The U.S. Agency for International Development has come up with standard operating procedures to aid the process of suspension and debarment of contractors, a USAID official told a March 18 House Oversight and Government Reform hearing.
According to Drew W. Luten, senior deputy assistant administrator at USAID’s Bureau for Management, the agency disbursed USD8.9 billion through grants and cooperative agreements and carried out procurements valued at USD4.6 billion in fiscal year 2009.
“We have more work to do to more proactively protect each of these dollars, but we have taken great strides to date to strengthen our procedures and meet our needs,” he said.
USAID, Luten said, created an e-mail box to receive so-called “contractor disclosure statements” that would include credible evidence of possible federal criminal law violations such as false claims and bribery. A panel of experts, who will compose the Contractor Disclosure Board, will then review the merit of these statements, severity of violations and suitable action, if any. The board will consult the agency’s general counsel and inspector general to make a recommendation to the agency senior procurement executive, the authority that will make the final decision.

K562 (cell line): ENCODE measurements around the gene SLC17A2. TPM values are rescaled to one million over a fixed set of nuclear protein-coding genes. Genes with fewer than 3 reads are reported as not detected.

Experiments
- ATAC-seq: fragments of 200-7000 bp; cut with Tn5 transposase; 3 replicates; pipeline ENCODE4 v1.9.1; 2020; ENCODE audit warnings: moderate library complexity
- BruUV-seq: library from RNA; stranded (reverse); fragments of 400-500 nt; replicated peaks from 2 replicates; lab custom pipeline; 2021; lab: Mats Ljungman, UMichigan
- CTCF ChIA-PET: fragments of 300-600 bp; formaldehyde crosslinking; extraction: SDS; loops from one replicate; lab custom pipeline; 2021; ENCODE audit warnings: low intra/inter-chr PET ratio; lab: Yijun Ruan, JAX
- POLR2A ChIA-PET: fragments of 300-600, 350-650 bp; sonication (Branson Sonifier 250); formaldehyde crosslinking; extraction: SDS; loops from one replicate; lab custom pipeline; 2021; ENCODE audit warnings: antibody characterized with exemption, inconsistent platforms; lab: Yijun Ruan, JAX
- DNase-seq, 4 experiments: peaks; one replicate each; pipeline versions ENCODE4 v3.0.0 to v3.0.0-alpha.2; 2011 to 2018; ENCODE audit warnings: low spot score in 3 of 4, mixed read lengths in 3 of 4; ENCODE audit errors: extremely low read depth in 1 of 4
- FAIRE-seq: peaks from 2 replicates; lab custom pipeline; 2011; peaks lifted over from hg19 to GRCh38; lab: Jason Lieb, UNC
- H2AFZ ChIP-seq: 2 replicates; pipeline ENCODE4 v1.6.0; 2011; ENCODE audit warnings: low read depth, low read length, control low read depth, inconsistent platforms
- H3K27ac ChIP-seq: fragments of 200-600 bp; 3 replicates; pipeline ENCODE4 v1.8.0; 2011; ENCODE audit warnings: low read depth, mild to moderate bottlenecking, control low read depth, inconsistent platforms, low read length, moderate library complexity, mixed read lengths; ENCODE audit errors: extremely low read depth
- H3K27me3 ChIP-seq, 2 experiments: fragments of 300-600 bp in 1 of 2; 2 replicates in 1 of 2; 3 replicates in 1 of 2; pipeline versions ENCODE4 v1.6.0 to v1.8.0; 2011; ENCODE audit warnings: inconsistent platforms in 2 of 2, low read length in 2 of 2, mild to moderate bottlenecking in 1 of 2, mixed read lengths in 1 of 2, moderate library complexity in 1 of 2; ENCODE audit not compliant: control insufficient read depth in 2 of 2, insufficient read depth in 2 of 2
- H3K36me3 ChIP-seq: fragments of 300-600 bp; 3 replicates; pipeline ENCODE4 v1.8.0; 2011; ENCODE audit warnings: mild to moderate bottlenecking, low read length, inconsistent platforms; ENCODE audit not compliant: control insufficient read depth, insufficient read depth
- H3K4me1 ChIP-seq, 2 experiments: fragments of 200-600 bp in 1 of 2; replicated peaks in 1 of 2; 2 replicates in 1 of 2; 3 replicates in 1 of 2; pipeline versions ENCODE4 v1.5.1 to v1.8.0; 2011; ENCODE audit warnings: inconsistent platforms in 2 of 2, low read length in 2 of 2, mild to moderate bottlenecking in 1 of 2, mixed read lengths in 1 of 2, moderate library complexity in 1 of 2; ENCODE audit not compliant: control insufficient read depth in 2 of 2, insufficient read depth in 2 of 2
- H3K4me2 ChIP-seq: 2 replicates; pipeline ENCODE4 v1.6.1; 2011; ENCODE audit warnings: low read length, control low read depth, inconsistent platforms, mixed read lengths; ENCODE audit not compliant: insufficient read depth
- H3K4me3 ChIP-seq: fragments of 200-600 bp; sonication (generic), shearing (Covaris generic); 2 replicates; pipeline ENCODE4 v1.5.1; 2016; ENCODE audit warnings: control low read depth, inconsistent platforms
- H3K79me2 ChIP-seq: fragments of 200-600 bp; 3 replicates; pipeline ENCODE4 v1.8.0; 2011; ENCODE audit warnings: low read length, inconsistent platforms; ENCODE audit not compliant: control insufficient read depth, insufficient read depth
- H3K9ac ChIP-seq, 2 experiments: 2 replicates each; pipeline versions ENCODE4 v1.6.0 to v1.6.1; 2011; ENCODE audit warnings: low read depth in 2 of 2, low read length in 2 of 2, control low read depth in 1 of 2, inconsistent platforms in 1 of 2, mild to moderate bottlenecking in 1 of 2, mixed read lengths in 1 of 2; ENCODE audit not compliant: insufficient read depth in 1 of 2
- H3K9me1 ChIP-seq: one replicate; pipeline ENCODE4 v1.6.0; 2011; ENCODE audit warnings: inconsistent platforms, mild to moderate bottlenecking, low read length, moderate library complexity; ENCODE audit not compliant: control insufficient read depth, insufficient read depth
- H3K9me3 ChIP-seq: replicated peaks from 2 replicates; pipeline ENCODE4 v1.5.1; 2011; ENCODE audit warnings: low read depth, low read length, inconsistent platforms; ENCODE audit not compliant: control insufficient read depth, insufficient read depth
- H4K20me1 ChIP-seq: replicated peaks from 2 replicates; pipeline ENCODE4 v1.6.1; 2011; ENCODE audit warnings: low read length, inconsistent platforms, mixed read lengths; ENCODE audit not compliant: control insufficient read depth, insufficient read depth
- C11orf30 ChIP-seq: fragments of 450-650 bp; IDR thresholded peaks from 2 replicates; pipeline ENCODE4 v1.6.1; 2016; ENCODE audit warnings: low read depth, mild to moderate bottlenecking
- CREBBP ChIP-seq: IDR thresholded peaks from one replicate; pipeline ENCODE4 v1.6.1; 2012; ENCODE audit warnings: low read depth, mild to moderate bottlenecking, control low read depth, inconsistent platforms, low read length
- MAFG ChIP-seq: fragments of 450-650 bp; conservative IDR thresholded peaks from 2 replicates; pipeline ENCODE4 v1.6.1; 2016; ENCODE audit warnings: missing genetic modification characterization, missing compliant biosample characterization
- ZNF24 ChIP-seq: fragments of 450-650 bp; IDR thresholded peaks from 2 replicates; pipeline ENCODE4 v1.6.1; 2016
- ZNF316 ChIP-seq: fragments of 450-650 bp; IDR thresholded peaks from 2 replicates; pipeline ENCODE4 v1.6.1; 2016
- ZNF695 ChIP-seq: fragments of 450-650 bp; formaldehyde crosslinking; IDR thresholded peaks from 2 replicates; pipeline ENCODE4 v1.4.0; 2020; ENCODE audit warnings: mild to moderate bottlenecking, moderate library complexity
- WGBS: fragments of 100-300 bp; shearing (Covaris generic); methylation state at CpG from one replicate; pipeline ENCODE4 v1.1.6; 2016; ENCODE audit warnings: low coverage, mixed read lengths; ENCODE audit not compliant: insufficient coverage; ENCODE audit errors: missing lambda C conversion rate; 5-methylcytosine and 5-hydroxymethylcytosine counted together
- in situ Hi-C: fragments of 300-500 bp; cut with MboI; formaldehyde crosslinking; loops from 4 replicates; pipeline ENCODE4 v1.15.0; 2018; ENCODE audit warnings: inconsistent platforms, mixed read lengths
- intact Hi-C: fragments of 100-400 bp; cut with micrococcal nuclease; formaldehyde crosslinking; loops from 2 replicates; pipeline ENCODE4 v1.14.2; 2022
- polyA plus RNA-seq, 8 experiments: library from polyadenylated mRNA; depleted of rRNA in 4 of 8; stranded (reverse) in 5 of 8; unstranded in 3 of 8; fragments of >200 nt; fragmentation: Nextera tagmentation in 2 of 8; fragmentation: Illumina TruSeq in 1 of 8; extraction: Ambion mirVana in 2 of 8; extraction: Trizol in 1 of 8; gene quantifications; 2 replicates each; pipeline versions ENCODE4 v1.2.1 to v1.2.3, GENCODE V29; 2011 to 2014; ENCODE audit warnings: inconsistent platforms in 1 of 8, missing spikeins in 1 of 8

Luten said USAID is currently handling six self-disclosure reports under the new mechanism and attested that “the Contractor Disclosure Board is working.” He also revealed plans for training of contracting staff on the new guidance in the coming months.
In January, USAID established a partner compliance and performance oversight division under the Office of Acquisition and Assistance, which will refer cases to the senior procurement executive. Luten said the agency is now finalizing the unit’s roles responsibilities and is looking for “talented” experts to staff the new entity.